Altuve wins Sporting News' MLB Player of the Year

Astros second baseman led AL with .338 average, adding 24 HRs and 94 RBIs

Altuve wins Sporting News' MLB Player of the Year

HOUSTON -- The offseason hardware has begun to roll in for Astros second baseman Jose Altuve.

Coming off the best season of his career at 26 years old, Altuve on Thursday was named the Sporting News' MLB Player of the Year, joining Jeff Bagwell (1994) as the only Astros players to win the honor. The award, which originated in 1936, is voted upon by the players.

"It is great, especially when you get voted by the players," Altuve said. "I really appreciate that from my teammates and players on other teams. These are the kind of things that make you keep getting better. You wake up every morning and realize you won this award by the players, and you want to keep getting better. Not only for the team, but for the fans and for everybody that's been [helping] you."

The 2016 season was the best of Altuve's career. He won his second American League batting title in three years, hitting .338 with career highs in homers (24) and RBIs (96) to go along with 30 steals and a .928 OPS. He led the AL in hits for the third year in a row and was named to his fourth All-Star team.

"I think it's one of the greatest signs of respect is when the players around the league bestow this kind of award on him," Astros manager A.J. Hinch said. "He's earned it. He's certainly had one of the best seasons imaginable, but still left room to get better. And so, I think the fact his peers recognize that should make him feel good, and rightfully so."

Altuve is also up for Best Major Leaguer in the MLB Esurance Awards. Voting ends on Nov. 11 at 1 p.m. CT.

Each of the last 10 winners of the Sporting News Player of the Year have wound up winning the Most Valuable Player award in his league, and Altuve figures to be among the finalists in the AL, with Mike Trout of the Angels and Mookie Betts of the Red Sox. When asked about his chances of joining Bagwell as the only Astros to win an MVP as voted upon by the Baseball Writers' Association of America, Altuve admitted it will be hard.

"If I win it's going to be great, if not I'm going to feel proud because I feel like I did what I had to do to help my team and I don't want to stop here," Altuve said. "Like I said before and will say 100 times, I want to keep getting better."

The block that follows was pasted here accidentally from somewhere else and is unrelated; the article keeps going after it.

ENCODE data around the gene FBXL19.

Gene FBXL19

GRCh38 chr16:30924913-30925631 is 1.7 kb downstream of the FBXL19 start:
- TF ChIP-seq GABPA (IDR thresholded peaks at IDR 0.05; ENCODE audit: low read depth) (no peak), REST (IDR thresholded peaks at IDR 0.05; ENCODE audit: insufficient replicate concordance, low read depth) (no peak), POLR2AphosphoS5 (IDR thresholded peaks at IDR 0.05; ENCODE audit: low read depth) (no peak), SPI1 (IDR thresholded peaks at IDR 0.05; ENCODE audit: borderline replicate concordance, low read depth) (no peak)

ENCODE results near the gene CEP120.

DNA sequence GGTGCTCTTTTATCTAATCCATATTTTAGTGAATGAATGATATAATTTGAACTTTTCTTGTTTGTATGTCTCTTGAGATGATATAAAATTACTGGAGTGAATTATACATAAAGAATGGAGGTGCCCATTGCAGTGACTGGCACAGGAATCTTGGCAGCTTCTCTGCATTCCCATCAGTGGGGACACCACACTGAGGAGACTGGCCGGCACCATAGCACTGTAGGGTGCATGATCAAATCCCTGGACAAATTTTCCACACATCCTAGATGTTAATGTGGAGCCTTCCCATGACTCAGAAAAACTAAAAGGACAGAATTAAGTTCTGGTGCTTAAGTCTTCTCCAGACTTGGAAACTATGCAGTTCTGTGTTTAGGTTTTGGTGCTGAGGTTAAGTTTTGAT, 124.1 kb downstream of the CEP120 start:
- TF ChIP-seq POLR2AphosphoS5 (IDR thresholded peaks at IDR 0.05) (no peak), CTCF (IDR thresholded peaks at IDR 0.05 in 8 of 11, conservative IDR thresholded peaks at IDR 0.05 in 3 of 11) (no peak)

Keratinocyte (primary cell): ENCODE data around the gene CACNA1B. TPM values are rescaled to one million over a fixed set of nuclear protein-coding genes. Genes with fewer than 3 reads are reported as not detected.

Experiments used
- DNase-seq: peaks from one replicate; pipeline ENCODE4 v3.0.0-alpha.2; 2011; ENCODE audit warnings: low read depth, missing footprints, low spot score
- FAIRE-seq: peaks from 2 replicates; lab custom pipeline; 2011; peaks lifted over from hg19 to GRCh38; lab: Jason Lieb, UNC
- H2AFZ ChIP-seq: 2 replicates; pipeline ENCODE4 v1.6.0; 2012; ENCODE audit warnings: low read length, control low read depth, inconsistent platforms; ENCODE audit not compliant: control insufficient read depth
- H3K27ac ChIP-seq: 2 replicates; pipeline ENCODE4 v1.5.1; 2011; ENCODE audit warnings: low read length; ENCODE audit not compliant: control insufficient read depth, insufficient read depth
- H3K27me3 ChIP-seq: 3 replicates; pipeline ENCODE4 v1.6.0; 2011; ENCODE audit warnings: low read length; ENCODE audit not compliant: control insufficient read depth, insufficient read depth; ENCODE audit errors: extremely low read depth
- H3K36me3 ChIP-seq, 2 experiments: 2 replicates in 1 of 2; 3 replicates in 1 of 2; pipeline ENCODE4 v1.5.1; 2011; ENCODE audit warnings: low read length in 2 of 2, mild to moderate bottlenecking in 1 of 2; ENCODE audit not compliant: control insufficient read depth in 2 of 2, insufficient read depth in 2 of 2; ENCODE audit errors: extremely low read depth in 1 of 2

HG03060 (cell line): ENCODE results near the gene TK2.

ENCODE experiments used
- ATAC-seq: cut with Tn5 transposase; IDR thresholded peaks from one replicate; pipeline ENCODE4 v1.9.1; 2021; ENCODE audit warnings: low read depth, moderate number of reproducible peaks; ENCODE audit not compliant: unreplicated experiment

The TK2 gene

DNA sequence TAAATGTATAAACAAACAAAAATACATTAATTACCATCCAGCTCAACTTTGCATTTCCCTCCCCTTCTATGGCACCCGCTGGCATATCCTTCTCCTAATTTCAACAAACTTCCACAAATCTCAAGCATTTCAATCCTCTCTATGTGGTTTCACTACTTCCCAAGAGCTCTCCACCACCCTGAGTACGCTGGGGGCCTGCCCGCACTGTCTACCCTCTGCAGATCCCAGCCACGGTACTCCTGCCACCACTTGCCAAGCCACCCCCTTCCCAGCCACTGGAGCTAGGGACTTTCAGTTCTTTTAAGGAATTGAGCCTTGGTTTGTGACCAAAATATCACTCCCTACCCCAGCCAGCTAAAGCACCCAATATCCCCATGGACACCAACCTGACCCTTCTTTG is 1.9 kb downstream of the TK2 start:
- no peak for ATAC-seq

And that's what drives Altuve each year. He's added another dimension to his game every year, putting up career-best power numbers this year. Altuve doesn't focus on numbers, though, but did admit he'd like to hit 30 homers and steal 30 bases in the same season. He was six homers shy this year.

"That's like a dream, something that you want to do," he said. "When I was signed by the Astros when I was 16, if you told me I was going to be 20-20, everybody would be like, 'Nope.' I still doubt about myself I could be 30-30, but you never know. It could happen."

Then Altuve smiled: "Maybe we go to a couple of places and the wind is blowing out and I hit a couple of homers. You never know. I'll need six more inside-the-park homers, plus the 24 regular homers."

Altuve is the first second baseman to reach 100 runs, 200 hits, 40 doubles, 20 homers, 95 RBIs and 30 steals in a single season. He's just the sixth player in Major League history to reach all of those marks, regardless of position. By winning the batting title for the second time in the last three seasons, Altuve became the first second baseman to win multiple batting titles since Rod Carew won five between the 1969-75 seasons.

"He's achieved a level that not many have achieved in their career and he's already thinking about this offseason and how he's going to improve for next year," general manager Jeff Luhnow said. "That's what drives him is getting better every year. That would be a great outcome for us next year, that plus the World Series."

Brian McTaggart has covered the Astros since 2004, and for MLB.com since 2009. Follow @brianmctaggart on Twitter and listen to his podcast. This story was not subject to the approval of Major League Baseball or its clubs.